FIGHTING cancer has become my father’s full-time job. For the whole of his working life he had another job, as an orthodontist, and he worked out of an office adjacent to the house, so he could be home when our school bus came.
His was a job perfectly suited to his temperament. Rock steady and meticulous, he gently prodded teeth into place, always trying to make the world a little more linear.
Dad retired several years ago, and he loved retirement. His only regret, he said, was that he had not retired sooner. The fun lasted until March when we learned that the cough that had nagged him for months was not a lingering cold but a stampeding tumor.
Since then his job has been anything but gentle or linear — a vertiginous whirl of exhaustion, determination and despair.
The cancer also became my mother’s job. But because she already had a job, as a professor at the College of Mount St. Vincent, she became one of countless care providers who are needed in two places at once.
”Just make sure I get to class so I don’t get fired,” she told me when all this started. ”Work is what will keep me sane.”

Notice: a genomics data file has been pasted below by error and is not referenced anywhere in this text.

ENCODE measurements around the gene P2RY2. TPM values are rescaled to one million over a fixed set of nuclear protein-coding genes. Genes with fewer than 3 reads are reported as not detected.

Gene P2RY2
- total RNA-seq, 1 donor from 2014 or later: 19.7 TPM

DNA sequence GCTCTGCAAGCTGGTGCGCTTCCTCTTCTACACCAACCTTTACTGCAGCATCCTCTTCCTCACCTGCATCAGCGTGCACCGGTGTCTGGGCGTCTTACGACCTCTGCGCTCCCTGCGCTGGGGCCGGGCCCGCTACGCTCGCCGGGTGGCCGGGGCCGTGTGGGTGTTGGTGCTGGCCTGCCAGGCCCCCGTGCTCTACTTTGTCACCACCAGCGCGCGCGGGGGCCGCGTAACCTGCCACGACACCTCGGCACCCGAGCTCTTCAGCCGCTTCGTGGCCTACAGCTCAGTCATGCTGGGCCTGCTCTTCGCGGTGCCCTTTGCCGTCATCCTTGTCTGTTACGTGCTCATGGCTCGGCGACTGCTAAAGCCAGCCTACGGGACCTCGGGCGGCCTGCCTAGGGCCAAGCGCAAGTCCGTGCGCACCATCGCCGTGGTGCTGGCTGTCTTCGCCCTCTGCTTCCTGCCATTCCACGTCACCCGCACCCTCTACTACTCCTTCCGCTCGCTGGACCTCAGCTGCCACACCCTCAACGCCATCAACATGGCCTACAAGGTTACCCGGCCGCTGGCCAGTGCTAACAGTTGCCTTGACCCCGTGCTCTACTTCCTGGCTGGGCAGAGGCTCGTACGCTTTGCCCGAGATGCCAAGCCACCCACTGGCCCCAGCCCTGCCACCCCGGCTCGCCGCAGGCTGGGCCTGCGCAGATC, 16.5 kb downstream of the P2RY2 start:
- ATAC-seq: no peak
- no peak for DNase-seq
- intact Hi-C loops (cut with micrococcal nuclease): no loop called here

She does get to work, whenever she can, through the endless tests that led to a diagnosis (though she never made it the day we waited in a surgeon’s waiting room for six interminable hours); through the first brutal round of inpatient chemotherapy (though she was late the night Dad needed a transfusion); through the weeks when he has been too frail to be left alone at home.
As she tries to do both jobs, she feels blessed to work where she does, at a workplace steeped in kindness. The administration has told her to come in when she can; faculty colleagues have told her they will fill in when she can’t. Their interpretation of the Family Medical Leave Act seems to be, ”We’ll keep paying you and praying for you.” READ MORE